If you weren't creating conflicts for your characters: conflicts here meaning "dilemmas" and other situations that require the player to "reveal" what the character's true nature is like (even repeatedly - bot Conan and Fox Mulder do the same things over, and over, and over, and it doesn't get old). If you weren't, then you may need some help from us like you've said in figuring out how to create them. We'll work more on that if this is really the case.

But there's another potential case, and that's that you were creating situations that caused character issues to come up, and for players to reveal their characters, but nobody found this interesting. This would be seen as "very collaborative, very tranquil, quaint, even...and empty. Pointless."

What I mean is that it sounds to me like you may simply have a simulationism or gamism preference. Not getting to make those sorts of decisions, while wanting to, would make PTA seem pretty pointless, since it's focused like a laserbeam (as Chris points out) on narrativism. So it could be that you're having to "fight" your traditional play drives so hard, simply because you haven't found the narrativism that the game provides to be very fun at all. So you're trying to inject the sorts of fun that you're used to getting from an RPG.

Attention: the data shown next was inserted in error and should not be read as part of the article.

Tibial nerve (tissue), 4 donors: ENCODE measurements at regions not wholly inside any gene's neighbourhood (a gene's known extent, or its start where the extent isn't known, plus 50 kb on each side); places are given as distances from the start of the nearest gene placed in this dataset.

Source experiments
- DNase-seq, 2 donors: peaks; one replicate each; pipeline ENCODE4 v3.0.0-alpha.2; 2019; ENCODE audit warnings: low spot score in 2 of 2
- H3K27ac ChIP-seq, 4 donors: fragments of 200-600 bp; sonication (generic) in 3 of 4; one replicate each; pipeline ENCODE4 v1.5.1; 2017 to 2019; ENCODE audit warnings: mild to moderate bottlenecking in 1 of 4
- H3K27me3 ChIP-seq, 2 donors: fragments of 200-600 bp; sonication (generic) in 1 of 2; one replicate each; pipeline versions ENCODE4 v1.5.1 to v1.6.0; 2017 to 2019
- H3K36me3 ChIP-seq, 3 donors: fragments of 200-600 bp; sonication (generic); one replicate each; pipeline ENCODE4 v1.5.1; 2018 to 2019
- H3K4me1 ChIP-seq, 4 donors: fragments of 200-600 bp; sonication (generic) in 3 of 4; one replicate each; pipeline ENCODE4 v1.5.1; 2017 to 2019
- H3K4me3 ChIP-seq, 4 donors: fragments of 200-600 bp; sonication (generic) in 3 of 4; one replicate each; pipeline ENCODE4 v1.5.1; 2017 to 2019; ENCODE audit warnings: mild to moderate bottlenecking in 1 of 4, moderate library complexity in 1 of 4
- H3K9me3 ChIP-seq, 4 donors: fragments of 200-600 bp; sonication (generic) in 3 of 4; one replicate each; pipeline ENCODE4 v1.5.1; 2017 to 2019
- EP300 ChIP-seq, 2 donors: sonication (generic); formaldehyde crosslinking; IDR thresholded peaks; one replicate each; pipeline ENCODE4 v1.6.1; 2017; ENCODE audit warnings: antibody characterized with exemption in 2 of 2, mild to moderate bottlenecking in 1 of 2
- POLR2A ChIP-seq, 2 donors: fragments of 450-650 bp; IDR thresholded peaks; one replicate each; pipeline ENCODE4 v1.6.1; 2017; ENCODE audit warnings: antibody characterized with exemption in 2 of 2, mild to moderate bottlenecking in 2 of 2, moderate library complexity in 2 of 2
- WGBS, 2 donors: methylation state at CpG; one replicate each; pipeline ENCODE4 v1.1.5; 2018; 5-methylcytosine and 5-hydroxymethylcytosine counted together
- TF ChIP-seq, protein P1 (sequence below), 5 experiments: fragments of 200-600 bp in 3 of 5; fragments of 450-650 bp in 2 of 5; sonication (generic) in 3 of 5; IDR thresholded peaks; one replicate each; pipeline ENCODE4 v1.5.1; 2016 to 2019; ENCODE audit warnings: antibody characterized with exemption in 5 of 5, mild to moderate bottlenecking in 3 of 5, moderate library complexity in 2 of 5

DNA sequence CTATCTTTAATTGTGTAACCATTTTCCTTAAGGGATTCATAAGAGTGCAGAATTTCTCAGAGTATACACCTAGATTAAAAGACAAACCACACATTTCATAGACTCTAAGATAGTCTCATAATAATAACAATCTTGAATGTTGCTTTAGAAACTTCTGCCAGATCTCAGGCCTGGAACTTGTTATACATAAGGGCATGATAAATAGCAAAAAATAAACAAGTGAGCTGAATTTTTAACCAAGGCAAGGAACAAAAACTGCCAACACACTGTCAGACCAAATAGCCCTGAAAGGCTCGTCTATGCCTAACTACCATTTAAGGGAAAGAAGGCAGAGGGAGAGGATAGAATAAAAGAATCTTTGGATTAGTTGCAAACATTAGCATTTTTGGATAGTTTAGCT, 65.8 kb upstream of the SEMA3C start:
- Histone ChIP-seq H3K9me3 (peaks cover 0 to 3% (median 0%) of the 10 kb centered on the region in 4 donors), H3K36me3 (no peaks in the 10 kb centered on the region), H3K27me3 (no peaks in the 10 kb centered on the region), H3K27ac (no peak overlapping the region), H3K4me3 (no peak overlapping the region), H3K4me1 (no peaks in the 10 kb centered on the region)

Or. Or it could be that it's a little of both. That is, you're creating conflicts regarding character issues, but they're diluted enough that you're just not "discovering" the fun of narrativism as PTA provides it. Perhaps the players didn't create characters that really engage them with their issues? Simulationism players would tend to create characters they thought "should" be in the show, whether or not they had issues that really spoke to them as players. As a GM you may be looking at what sorts of dilemmas and such to throw at them based on "what happens in TV shows." When it should be "what's interesting to the players."

So, lots of possibilities. Are you creating conflicts over issues? Are players enjoying answering the questions that they pose about the characters? This is what needs to be identified. This is, in part, why I wanted to look at the language. Which do players say: